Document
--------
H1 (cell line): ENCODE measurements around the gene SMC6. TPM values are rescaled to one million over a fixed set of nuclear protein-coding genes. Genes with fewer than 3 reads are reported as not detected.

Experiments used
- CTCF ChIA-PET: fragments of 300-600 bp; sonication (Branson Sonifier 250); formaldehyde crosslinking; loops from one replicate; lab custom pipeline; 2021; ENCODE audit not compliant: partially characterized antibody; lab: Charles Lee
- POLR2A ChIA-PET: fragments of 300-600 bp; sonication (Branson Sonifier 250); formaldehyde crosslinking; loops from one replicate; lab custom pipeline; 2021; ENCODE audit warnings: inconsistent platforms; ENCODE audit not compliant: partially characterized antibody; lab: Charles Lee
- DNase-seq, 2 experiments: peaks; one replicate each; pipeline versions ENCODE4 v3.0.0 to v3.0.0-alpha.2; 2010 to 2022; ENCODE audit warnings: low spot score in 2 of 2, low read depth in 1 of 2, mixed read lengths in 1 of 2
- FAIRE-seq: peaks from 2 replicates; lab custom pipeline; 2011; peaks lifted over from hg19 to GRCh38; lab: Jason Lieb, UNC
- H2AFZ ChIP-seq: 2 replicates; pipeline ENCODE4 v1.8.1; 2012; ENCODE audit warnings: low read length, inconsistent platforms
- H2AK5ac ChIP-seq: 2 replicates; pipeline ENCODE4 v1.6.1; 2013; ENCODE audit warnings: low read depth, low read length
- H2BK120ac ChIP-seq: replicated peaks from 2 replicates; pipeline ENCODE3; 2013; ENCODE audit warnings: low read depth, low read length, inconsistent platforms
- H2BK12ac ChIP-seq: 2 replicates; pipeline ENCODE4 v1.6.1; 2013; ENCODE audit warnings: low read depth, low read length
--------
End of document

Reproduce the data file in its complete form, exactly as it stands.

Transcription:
H1 (cell line): ENCODE measurements around the gene SMC6. TPM values are rescaled to one million over a fixed set of nuclear protein-coding genes. Genes with fewer than 3 reads are reported as not detected.

Experiments used
- CTCF ChIA-PET: fragments of 300-600 bp; sonication (Branson Sonifier 250); formaldehyde crosslinking; loops from one replicate; lab custom pipeline; 2021; ENCODE audit not compliant: partially characterized antibody; lab: Charles Lee
- POLR2A ChIA-PET: fragments of 300-600 bp; sonication (Branson Sonifier 250); formaldehyde crosslinking; loops from one replicate; lab custom pipeline; 2021; ENCODE audit warnings: inconsistent platforms; ENCODE audit not compliant: partially characterized antibody; lab: Charles Lee
- DNase-seq, 2 experiments: peaks; one replicate each; pipeline versions ENCODE4 v3.0.0 to v3.0.0-alpha.2; 2010 to 2022; ENCODE audit warnings: low spot score in 2 of 2, low read depth in 1 of 2, mixed read lengths in 1 of 2
- FAIRE-seq: peaks from 2 replicates; lab custom pipeline; 2011; peaks lifted over from hg19 to GRCh38; lab: Jason Lieb, UNC
- H2AFZ ChIP-seq: 2 replicates; pipeline ENCODE4 v1.8.1; 2012; ENCODE audit warnings: low read length, inconsistent platforms
- H2AK5ac ChIP-seq: 2 replicates; pipeline ENCODE4 v1.6.1; 2013; ENCODE audit warnings: low read depth, low read length
- H2BK120ac ChIP-seq: replicated peaks from 2 replicates; pipeline ENCODE3; 2013; ENCODE audit warnings: low read depth, low read length, inconsistent platforms
- H2BK12ac ChIP-seq: 2 replicates; pipeline ENCODE4 v1.6.1; 2013; ENCODE audit warnings: low read depth, low read length